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November 22, 1999


The opinion of the court was delivered by: Bucklo, District Judge.


I here consider whether a company that got in over its head in a business area about which it knew little should be held to the express terms of some plain and simple lease contracts that it signed. I conclude that it should so be held. Cozzi Iron & Metal, Inc. ("Cozzi"), an Illinois corporation with its principal place of business in Chicago, Illinois, leased more copying equipment than it needed from a firm called U.S. Office Equipment ("U.S.Office") under ten leases executed from February 1998 to December 1998. The leases were assigned to GreatAmerica Leasing Corporation ("GreatAmerica"), an Iowa corporation with its principal place of business in Cedar Rapids, Iowa. GreatAmerica believes that Cozzi is in default for $372,053.14, and demanded the monies it believes are due to it under the leases, plus attorneys' fees, costs, and interest. Failing to obtain satisfaction, it filed this diversity lawsuit. Cozzi demanded trial by jury, and made several affirmative defenses as well as counterclaiming under the Illinois Consumer Fraud Act, common law fraud, and various contract claims. GreatAmerica now moves to dismiss the counterclaims under Fed.R.Civ.P. 12(c), strike all the affirmative defenses but one (failure to mitigate damages), and strike the jury demand. I grant these motions.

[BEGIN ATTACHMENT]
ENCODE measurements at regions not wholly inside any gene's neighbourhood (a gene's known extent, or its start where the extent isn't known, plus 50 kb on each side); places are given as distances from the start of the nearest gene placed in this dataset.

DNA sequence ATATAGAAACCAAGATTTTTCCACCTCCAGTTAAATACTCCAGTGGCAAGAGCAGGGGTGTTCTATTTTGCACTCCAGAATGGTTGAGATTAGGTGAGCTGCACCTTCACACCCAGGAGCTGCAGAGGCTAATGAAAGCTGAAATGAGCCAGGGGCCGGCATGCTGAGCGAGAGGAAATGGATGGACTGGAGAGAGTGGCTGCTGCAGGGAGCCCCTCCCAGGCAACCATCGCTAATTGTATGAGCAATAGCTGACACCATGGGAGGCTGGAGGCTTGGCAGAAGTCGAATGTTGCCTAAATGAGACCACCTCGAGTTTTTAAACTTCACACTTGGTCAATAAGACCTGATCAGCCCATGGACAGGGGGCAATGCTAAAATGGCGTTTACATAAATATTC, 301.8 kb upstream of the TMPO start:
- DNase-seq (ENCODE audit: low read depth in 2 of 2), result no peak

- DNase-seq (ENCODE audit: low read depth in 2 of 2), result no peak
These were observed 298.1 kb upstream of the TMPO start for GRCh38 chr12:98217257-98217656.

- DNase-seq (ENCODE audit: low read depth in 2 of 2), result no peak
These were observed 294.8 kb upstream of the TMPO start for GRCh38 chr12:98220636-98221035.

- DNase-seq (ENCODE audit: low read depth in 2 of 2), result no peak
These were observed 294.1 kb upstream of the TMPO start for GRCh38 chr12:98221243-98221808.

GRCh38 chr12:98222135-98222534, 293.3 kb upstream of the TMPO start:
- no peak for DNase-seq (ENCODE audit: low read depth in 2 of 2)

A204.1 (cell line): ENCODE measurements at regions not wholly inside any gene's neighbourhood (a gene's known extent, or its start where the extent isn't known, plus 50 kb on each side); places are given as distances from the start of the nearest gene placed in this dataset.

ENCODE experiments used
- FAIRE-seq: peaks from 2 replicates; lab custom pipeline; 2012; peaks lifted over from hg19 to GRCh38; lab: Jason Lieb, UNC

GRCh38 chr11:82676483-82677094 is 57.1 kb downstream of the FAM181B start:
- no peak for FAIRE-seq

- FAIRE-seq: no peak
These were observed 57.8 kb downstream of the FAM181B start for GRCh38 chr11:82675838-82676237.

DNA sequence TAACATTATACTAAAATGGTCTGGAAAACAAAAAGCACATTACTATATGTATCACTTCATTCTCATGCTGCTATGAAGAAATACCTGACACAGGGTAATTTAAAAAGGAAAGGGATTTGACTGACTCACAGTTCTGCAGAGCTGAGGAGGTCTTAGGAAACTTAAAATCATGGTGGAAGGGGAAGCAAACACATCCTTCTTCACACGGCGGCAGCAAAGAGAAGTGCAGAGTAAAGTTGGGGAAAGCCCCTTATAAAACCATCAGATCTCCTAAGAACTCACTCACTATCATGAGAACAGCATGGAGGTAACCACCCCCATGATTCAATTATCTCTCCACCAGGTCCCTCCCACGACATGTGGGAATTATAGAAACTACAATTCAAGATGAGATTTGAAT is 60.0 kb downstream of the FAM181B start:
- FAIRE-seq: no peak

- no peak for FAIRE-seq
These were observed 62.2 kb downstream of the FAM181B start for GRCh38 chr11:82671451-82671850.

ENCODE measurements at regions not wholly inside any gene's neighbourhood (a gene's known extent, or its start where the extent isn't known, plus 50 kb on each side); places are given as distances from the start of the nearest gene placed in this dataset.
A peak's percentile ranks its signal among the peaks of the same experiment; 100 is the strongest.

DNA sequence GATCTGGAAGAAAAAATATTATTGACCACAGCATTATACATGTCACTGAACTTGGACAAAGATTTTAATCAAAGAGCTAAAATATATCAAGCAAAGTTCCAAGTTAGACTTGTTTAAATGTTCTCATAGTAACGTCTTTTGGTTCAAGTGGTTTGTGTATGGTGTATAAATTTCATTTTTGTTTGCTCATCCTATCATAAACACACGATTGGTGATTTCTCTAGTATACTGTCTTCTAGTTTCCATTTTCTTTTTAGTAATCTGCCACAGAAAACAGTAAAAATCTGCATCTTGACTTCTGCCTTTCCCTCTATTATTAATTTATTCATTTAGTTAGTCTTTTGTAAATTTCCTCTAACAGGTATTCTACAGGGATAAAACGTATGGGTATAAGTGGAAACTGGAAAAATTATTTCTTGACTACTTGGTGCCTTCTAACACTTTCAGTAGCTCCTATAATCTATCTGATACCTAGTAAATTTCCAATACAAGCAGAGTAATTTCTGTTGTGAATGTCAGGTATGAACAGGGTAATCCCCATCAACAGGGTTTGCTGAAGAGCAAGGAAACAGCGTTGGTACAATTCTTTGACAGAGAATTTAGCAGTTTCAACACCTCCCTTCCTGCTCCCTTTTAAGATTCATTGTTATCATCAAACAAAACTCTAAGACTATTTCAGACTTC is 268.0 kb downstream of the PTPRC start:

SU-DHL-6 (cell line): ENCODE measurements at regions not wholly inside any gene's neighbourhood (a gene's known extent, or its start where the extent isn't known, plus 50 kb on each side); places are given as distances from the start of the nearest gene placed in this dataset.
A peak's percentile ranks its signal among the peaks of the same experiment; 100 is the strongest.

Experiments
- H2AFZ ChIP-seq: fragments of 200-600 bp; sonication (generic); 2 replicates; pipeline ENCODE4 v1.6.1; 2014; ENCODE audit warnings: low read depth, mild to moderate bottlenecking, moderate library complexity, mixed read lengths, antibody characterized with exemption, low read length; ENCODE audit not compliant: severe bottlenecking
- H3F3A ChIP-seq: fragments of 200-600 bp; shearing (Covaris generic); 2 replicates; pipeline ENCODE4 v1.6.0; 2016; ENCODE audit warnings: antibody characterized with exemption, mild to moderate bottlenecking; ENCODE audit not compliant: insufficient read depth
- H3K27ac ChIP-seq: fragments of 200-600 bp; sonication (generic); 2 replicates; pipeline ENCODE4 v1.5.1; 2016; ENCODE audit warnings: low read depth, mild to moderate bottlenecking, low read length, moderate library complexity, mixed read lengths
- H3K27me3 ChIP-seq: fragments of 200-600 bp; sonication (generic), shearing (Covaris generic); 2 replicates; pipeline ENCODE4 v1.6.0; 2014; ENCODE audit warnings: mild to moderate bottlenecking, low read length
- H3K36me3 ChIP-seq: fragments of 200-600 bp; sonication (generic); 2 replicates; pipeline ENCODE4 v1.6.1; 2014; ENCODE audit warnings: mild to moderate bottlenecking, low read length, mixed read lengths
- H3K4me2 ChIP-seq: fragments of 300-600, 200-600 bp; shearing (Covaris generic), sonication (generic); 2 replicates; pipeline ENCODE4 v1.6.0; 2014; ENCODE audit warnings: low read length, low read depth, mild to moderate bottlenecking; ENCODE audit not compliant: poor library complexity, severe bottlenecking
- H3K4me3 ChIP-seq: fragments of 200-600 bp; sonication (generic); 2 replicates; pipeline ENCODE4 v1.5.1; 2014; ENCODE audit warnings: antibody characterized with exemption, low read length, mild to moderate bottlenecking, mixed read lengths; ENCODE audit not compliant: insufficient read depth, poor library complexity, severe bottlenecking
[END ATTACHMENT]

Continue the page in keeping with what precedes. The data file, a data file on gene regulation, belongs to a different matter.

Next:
I must begin with a discussion of subject matter jurisdiction. Cozzi lists as its "Third Affirmative Defense" the claim that the amount in controversy is $75,000 or less, so below the amount required for a diversity case under 28 U.S.C. § 1332(a), and I accordingly lack subject matter jurisdiction. This is not an affirmative defense, but no matter. According to Cozzi, on the date of filing, the past due amounts, interest, and penalties totaled only $30,336.74. But when deciding whether a claim meets the jurisdictional minimum for the amount in controversy, "the plaintiff's evaluation of the stakes must be respected. `It must appear to a legal certainty that the claim is really for less than the jurisdictional amount to justify dismissal.'" Barbers, Hairstyling for Men & Women, Inc. v. Bishop, 132 F.3d 1203, 1205 (7th Cir. 1997) (quoting St. Paul Mercury Indemnity Co. v. Red Cab Co., 303 U.S. 283, 289, 58 S.Ct. 586, 82 L.Ed. 845 (1938)). "If, from the proofs, the court is satisfied to a [legal] certainty that the plaintiff never was entitled to recover that amount, and that his claim was therefore colorable for the purpose of conferring jurisdiction, the suit will be dismissed." St. Paul Mercury Indemnity Co., 303 U.S. at 289, 58 S.Ct. 586.